Mid Ocean Club - Bermuda

The Mid Ocean Club,

  • +1 441 293 0330

  • Frances McManus

  • Charles Blair Macdonald and Robert Trent Jones

  • Kevin Benevides

Set on the northeastern tip of Bermuda in weathly Tucker's Town, is one of the world’s finest golf courses. The “Father of Golf Architecture”, Charles Blair Macdonald, originally laid out the Mid Ocean Club in 1921 adjacent to the Atlantic.

Mid Ocean is totally unique with much of the course routed across glorious undulating ground. The Atlantic Ocean does not play a major part in the design of Mid Ocean it merely provides a beautiful backdrop to a number of holes, the majority of which are set back a little further inland amongst the stately pines, the pretty glades and the dramatic valleys.

The layout was modified by Robert Trent Jones, in the 1950s and today’s layout is a stern test, especially when the trade winds are freshening, but with numerous tees to choose from it’s also a very enjoyable course for the handicap golfer. Perhaps Mid Ocean's most notable and most treacherous hole is the 433-yard par four 5th, with its elevated tee atop a hill with a glorious view across the shimmering Mangrove Lake.

If you are only remotely interested in golf, a walk round Mid Ocean is a joy and naturally you must wear the mandatory Bermuda length shorts. Contrary to Mark Twain, Mid Ocean is most definitely not “a good walk spoiled”, we tend to agree with Mr Twain’s alternative saying, "you die and go to heaven, I'll stay here in Bermuda".

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Reviews for Mid Ocean Club

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Description: The “Father of Golf Architecture”, Charles Blair Macdonald, originally laid out the Mid Ocean Club in 1921 adjacent to the Atlantic. Rating: 6 out of 6

Mid Ocean Club is a private club that was designed in 1922 by Canadian born architect Charles Blair Macdonald and revised in 1953 by legendary golf course architect Robert Trent Jones. Home of the 2007 and 2008 PGA Grand Slam of Golf, this is a true ocean Mid Ocean Club - Photo by reviewercourse that consistently ranks as one of the finest in the world. Big greens, possible 35 mph winds and six par 4’s over 400 yards will definitely test your skill and patience. The first three holes run parallel to the ocean but the 3rd hole is probably one of the most picturesque on the island, a downhill par 3 that runs perilously close to the rocky cliff ocean shoreline. The 5th hole is the toughest on the course. With Mangrove Lake in play all the way down the left side, this is a very intimidating hole. You will find there are plenty of bunkers to contend with but the sand is very consistent. Be forewarned though that the Bermuda rough or “snatch grass”, as I like to call it, will grab your ball and settle in or bury. Mid Ocean is a private course but allows guests on Monday, Wednesday and Friday only.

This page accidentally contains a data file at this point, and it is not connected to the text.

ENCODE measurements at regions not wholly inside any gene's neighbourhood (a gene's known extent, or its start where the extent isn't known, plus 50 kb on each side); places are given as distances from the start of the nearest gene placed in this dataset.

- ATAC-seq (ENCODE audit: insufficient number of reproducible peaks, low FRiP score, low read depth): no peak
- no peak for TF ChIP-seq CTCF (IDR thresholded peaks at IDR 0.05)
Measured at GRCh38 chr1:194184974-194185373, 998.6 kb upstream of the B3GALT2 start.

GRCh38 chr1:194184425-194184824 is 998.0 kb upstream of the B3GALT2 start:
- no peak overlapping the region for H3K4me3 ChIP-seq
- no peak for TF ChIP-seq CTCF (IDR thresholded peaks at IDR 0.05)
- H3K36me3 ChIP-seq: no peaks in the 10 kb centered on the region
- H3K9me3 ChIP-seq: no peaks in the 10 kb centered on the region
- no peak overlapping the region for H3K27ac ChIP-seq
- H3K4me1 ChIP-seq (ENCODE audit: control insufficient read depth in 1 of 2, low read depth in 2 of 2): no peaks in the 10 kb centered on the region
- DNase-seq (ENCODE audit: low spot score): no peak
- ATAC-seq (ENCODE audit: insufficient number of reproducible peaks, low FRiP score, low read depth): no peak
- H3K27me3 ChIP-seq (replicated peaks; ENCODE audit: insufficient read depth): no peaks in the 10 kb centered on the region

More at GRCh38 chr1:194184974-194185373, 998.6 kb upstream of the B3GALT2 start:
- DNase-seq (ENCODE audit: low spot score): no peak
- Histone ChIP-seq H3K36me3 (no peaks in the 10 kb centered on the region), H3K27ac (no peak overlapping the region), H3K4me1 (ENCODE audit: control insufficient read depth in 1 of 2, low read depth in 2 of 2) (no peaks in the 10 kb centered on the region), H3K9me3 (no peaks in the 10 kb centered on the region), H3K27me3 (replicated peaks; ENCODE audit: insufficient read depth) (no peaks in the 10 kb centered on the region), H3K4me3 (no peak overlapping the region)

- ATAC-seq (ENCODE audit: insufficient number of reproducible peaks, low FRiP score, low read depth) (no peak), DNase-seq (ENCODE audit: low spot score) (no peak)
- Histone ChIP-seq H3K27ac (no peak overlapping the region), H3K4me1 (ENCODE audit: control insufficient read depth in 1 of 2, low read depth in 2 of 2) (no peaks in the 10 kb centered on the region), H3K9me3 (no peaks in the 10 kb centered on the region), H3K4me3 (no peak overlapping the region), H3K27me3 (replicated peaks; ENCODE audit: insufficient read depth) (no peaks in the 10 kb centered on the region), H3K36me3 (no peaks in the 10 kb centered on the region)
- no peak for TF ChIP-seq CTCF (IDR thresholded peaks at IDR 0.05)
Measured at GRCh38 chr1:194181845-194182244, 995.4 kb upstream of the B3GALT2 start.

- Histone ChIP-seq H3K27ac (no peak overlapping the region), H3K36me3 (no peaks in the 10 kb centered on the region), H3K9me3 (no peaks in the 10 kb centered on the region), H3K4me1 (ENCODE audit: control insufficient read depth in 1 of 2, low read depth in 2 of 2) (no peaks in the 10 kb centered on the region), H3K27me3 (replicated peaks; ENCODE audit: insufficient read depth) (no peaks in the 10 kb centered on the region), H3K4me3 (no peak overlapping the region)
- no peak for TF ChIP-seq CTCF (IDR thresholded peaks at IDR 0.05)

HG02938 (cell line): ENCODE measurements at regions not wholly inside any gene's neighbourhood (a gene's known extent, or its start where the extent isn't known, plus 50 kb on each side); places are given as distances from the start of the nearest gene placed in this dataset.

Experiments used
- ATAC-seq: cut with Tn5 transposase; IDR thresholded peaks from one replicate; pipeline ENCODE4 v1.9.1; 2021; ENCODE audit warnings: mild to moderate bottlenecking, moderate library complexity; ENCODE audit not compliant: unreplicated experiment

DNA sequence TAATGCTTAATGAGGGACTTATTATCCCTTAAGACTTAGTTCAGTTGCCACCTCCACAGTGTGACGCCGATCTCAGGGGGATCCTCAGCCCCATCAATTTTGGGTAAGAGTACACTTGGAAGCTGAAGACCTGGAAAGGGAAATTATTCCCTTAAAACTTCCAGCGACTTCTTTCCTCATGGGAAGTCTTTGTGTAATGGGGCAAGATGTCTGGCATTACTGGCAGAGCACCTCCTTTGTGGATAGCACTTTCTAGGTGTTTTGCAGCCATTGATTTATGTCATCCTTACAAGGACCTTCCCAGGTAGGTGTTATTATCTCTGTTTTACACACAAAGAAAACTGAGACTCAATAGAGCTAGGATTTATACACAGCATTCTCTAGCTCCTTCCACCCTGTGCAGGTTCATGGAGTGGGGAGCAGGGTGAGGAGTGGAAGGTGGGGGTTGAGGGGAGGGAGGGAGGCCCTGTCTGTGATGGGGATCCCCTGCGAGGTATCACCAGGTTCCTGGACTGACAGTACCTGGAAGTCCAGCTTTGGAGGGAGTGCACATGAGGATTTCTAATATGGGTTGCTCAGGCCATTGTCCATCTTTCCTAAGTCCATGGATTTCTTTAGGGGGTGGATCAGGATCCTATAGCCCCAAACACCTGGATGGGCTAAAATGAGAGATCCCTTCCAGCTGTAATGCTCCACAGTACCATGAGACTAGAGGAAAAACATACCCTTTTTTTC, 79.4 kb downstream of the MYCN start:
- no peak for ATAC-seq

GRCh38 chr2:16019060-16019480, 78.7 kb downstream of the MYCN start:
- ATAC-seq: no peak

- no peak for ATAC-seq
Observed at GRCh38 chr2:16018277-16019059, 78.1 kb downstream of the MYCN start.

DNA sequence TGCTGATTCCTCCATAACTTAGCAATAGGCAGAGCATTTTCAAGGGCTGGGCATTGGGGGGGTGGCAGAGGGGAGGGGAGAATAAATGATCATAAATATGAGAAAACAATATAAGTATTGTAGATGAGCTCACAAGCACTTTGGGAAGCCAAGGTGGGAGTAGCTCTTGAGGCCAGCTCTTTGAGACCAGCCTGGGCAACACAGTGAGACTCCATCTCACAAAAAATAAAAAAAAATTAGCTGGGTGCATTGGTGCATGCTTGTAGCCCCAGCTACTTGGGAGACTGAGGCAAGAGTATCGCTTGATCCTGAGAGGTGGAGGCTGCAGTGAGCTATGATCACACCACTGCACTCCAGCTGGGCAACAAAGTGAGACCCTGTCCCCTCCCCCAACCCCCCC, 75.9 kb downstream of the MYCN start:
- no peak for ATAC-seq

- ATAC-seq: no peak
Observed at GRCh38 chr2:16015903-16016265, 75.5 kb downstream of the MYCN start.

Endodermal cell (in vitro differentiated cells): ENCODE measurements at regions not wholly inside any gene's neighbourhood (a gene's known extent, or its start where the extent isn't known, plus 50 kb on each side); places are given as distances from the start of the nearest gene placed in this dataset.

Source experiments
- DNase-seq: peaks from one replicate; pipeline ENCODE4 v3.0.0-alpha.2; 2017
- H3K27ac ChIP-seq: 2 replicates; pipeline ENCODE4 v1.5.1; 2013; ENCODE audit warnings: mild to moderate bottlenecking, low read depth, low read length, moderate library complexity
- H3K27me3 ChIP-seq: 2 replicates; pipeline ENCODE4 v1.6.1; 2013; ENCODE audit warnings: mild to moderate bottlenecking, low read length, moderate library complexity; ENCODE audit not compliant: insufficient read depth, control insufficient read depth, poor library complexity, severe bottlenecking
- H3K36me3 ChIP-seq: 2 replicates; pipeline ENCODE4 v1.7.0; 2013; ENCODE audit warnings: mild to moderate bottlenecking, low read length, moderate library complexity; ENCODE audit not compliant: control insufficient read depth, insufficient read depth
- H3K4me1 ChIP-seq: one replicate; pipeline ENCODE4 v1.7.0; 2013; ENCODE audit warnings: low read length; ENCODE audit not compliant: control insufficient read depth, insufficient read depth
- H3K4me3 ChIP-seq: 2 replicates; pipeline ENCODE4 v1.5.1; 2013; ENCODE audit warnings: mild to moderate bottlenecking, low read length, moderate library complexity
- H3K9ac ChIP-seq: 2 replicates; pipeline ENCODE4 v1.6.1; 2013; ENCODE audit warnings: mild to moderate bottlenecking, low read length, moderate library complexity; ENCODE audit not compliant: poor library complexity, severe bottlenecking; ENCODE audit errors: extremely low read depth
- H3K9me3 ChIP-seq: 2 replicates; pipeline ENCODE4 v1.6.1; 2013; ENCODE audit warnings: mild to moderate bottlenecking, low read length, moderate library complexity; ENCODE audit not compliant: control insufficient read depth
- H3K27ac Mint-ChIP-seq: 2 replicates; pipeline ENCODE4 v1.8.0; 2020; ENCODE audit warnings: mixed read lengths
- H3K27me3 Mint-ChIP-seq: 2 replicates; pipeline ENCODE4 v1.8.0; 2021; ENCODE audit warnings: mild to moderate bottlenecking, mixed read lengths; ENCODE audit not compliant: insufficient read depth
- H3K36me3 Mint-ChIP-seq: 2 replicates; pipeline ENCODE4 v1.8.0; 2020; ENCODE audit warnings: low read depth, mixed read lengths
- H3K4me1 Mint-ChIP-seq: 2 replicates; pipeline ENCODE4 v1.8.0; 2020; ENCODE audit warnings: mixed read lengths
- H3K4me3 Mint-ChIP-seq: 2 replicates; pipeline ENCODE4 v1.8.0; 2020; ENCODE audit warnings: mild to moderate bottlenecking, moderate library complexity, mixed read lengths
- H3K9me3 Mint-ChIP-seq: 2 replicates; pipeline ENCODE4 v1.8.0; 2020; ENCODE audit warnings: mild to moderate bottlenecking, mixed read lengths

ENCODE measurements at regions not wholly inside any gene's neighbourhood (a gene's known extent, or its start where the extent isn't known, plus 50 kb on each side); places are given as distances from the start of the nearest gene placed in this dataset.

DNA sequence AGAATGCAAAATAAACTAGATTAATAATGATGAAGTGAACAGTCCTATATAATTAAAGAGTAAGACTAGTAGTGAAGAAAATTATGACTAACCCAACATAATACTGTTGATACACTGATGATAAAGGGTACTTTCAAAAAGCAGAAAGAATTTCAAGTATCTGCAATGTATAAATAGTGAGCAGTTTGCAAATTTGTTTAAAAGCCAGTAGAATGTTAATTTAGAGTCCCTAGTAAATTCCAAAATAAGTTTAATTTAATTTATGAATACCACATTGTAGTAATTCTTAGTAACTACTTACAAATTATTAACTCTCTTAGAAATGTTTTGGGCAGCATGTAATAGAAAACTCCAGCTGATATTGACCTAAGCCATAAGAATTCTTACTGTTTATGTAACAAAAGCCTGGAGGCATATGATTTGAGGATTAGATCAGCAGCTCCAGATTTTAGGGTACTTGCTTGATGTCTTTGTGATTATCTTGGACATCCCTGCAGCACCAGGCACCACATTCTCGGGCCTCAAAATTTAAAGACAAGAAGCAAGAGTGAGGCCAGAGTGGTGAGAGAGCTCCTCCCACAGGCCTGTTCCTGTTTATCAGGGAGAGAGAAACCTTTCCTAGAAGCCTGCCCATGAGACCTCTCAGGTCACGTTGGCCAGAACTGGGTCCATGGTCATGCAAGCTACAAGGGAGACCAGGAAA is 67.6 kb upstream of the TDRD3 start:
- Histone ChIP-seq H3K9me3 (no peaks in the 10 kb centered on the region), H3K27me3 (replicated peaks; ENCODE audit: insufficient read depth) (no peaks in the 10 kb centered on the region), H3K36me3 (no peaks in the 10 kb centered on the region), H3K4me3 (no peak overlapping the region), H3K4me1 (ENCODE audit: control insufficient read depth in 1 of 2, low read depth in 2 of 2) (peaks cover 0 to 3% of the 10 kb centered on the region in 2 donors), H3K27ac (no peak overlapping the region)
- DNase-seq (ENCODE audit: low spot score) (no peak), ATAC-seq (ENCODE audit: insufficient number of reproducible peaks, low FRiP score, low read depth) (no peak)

July 24, 2013

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Mid-Ocean Club (MOC) is the jewel in Bermuda’s golf crown. It shares with all of the Island’s serious golf courses the quirk that the ocean itself is never in play, but unlike the others, it’s only rarely that you even you see it! It’s essentially a parkland course with wide fairways; its defences are clever bunkering and (usually) fast, highly contoured putting surfaces. It’s a delight to play, with mostly gently changing elevations unlike the mountain goat demands of the adjacent Tucker’s Point. The flow is continuous, green to tee walks are only a few yards, and they do attempt to enforce pace of play standards, unlike the other main courses in Bermuda where you can grow old finishing a round. The ambience of MOC is that you’re stepping back 75 years to a time when courses were designed to be finessed rather than bludgeoned.

For today’s young gun, there’s nothing that approaches a par 5; the bombers can easily reach its longest holes in two comfortable shots. So there’s an air of cultured restraint about the place, like a suburban Surrey course, where hitting a ball too far might be regarded as a bit infra dig; not quite sporting, perhaps. It’s a course where you place the ball (if you’re good enough) where it needs to be placed to open up the second shot – for to score well you will have to be near the hole to avoid three-putting. The greens can be very difficult. It’s a fine collection of holes, a couple of relatively weak ones being overwhelmed by three terrific examples – the great 5th and 17th, and the very challenging 12th The 5th is a “Cape” hole, the 1st at Machrahanish re-visited, except that the tee is 100 feet above the distant fairway. A drawing drive, biting off what you think you can chew of the pond’s shoreline, leaves you an approach to a raised, large, sloping green tucked back towards the pond but guarded by a massive bunker. The green is lighting fast, and many a good player has putted off it, misjudging both its slopes and its pace.